Research Methods in Consumer Law
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Research Methods in Consumer Law

A Handbook

Edited by Hans-W. Micklitz, Anne-Lise Sibony and Fabrizio Esposito

Consumer law is worthy of greater academic attention at a time when many new questions arise and old ones need new answers. This unique handbook takes the reader on a journey through existing literature, research questions and methods. It builds on the state of the art to offer a springboard for jumping to the heart of contemporary issues and equips researchers with a starter’s kit to weave together rich traditions, ranging from socio-economics to behavioural analysis.
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Chapter 9: Behavioural innovations in marketing law

Jan Trzaskowski

Abstract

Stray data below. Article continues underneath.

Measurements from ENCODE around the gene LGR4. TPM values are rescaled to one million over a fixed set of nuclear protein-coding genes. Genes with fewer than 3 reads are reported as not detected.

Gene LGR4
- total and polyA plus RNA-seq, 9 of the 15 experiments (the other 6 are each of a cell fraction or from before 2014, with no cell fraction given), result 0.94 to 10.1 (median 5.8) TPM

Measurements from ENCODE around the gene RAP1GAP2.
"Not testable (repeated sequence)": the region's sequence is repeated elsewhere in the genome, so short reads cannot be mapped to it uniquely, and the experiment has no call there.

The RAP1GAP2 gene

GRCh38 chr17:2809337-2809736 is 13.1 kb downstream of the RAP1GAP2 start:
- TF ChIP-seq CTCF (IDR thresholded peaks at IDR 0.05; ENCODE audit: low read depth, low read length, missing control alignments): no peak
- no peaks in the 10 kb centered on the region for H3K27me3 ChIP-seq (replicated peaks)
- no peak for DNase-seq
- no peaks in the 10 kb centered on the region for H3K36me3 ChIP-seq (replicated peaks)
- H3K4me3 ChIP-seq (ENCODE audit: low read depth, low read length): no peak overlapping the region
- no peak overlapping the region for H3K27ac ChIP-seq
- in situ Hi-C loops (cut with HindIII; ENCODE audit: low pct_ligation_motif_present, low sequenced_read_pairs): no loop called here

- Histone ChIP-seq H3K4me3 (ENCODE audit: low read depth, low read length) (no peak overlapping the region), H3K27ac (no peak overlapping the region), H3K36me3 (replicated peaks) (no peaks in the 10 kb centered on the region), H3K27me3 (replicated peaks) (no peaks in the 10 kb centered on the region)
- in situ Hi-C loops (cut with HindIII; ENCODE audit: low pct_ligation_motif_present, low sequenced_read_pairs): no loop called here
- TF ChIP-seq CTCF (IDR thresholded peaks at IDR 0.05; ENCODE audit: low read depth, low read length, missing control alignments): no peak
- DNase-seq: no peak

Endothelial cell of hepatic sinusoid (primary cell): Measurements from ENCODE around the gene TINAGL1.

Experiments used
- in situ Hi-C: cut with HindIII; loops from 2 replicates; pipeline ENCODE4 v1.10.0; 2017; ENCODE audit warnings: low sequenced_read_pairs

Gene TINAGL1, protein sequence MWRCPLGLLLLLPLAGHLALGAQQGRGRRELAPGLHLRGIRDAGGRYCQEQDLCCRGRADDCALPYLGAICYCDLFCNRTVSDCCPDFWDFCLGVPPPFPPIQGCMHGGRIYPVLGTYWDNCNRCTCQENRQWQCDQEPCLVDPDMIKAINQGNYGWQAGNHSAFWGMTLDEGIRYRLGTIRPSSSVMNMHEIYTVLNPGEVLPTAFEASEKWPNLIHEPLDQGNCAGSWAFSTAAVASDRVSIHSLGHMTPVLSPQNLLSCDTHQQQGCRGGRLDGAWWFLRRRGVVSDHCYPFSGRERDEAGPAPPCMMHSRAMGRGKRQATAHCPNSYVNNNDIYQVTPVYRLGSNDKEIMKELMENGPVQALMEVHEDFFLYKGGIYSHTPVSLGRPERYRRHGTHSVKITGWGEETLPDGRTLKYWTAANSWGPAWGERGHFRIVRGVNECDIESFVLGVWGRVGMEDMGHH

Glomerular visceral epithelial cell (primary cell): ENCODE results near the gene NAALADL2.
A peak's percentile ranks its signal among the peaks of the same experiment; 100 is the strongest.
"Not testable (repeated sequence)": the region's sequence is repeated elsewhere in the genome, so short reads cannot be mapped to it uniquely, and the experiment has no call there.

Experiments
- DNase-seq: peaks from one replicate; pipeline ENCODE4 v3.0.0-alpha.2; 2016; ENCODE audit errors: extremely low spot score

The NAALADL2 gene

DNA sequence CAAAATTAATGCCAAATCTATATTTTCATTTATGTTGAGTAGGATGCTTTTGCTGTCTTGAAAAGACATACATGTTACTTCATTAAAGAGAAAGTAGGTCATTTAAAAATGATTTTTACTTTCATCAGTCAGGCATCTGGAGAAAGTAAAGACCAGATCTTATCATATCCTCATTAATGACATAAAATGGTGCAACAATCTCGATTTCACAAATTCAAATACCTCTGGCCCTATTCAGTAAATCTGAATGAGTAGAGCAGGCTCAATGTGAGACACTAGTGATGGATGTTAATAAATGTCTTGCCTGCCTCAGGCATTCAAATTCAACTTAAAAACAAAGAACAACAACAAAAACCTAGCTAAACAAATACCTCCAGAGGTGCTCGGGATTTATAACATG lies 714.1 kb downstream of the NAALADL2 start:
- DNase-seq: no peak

The purpose of this chapter is to present and discuss consumer protection aspects of laws concerning marketing in light of the ‘behavioural turn’ with a view to suggest how behavioural sciences may be used to reconstruct this legal field – and to provide inspiration for further research. First, the law concerning unfair commercial practices is introduced, including in particular ‘the average consumer’ and ‘professional diligence’. These two normative abstractions are hereafter discussed in light of revelations within behavioural sciences (the behavioural turn) and by taking developments in marketing into account. Basically, the idea is to discuss how empirical evidence corresponds with and may affect marketing law. This includes how and to what extent behavioural sciences can be used to draw the fine line between legitimate influence and illegal distortion of consumers’ economic behaviour. Finally, the chapter includes a discussion of law’s role and possible contribution to defining the proper level of consumer protection, including the delicate balancing between paternalism and the consumer’s right to self-determination

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